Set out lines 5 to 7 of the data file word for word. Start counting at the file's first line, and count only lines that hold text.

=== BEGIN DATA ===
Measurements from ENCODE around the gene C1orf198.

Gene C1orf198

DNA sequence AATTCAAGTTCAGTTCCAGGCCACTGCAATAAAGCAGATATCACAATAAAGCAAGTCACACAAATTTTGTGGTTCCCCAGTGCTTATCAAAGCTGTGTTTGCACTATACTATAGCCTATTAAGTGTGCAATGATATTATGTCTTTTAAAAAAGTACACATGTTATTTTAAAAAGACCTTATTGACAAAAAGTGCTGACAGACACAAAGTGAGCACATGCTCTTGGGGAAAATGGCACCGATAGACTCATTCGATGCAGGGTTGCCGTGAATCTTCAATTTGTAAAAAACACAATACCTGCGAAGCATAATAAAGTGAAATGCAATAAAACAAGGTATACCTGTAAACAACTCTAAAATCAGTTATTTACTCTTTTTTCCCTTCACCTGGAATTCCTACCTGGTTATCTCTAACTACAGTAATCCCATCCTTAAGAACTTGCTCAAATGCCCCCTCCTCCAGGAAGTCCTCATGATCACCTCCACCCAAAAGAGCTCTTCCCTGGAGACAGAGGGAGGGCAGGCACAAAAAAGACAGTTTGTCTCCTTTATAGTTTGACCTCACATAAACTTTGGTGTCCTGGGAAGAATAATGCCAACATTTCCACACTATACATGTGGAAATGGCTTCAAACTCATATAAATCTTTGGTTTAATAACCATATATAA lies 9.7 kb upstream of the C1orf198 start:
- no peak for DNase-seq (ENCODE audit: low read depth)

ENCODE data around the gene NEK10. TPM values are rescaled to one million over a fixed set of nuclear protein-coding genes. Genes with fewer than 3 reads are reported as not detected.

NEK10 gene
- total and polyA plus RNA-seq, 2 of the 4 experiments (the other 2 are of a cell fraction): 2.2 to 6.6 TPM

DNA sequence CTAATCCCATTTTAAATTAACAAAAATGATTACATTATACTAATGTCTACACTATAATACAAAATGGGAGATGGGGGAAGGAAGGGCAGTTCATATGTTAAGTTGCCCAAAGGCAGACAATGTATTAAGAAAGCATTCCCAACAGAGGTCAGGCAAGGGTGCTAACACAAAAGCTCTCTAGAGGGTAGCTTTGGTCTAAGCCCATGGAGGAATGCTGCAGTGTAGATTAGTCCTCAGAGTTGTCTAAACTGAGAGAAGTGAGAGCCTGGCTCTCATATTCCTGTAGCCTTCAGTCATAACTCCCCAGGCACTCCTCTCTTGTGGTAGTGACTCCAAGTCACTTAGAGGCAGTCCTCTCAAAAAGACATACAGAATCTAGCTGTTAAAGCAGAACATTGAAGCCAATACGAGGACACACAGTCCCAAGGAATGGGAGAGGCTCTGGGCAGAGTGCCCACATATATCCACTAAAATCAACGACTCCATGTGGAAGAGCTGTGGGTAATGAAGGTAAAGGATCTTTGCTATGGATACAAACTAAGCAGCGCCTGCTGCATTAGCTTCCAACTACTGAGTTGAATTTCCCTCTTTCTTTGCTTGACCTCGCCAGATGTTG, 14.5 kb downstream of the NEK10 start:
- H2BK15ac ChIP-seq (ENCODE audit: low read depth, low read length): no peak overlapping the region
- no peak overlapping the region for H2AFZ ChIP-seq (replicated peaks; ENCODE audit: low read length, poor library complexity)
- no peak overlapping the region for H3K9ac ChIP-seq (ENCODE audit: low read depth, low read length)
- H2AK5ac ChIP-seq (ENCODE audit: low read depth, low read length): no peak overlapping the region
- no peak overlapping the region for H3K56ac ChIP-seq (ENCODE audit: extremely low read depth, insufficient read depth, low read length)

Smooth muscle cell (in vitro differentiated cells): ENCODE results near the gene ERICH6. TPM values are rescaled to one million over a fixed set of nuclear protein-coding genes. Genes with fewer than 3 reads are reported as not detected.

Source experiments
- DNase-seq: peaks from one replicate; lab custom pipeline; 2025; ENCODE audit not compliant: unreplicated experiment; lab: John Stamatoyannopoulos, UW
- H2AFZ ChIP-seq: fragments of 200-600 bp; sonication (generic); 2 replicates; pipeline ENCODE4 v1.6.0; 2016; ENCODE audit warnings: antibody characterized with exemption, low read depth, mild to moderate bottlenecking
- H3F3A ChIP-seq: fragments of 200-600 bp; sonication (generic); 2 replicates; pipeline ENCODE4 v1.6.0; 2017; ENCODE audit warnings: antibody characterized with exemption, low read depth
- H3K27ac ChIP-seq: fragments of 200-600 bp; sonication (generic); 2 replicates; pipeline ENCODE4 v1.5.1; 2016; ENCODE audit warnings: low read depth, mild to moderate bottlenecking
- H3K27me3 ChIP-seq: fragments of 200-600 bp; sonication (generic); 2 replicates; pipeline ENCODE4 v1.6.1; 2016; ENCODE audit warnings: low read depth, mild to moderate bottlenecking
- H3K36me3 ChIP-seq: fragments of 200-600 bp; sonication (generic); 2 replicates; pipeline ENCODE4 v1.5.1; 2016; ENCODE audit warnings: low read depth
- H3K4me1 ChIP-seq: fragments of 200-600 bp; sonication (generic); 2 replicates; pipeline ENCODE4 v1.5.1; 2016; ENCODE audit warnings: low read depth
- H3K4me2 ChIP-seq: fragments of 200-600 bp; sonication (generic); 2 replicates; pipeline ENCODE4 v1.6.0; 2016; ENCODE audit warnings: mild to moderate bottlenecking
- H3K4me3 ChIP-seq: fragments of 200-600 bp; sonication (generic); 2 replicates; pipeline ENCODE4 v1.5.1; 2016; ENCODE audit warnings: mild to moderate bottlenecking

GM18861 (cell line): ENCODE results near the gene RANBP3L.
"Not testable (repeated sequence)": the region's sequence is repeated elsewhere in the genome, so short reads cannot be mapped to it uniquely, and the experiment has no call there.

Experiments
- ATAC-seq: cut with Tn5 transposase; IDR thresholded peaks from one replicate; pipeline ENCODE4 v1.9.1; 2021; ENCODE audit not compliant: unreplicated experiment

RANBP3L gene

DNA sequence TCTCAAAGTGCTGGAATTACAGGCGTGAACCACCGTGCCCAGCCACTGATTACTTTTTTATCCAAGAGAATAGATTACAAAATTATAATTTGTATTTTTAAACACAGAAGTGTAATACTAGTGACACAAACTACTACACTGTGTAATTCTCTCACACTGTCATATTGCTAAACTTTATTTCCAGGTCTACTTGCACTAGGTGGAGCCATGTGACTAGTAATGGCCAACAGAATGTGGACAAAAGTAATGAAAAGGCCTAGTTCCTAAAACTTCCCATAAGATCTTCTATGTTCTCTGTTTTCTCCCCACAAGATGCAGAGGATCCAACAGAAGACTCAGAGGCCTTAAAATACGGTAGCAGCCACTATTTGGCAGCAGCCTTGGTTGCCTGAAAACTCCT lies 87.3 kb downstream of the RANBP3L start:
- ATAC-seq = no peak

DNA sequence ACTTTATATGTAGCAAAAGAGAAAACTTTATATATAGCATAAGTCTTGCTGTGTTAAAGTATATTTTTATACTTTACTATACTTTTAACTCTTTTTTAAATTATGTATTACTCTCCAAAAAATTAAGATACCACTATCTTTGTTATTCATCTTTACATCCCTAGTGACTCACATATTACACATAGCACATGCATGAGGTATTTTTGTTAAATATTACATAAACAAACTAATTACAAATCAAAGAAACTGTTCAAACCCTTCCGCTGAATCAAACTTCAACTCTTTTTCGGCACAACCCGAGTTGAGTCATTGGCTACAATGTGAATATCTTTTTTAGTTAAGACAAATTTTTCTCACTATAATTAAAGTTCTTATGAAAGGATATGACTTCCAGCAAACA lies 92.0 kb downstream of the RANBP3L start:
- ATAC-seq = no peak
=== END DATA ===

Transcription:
ENCODE data around the gene NEK10. TPM values are rescaled to one million over a fixed set of nuclear protein-coding genes. Genes with fewer than 3 reads are reported as not detected.

NEK10 gene
- total and polyA plus RNA-seq, 2 of the 4 experiments (the other 2 are of a cell fraction): 2.2 to 6.6 TPM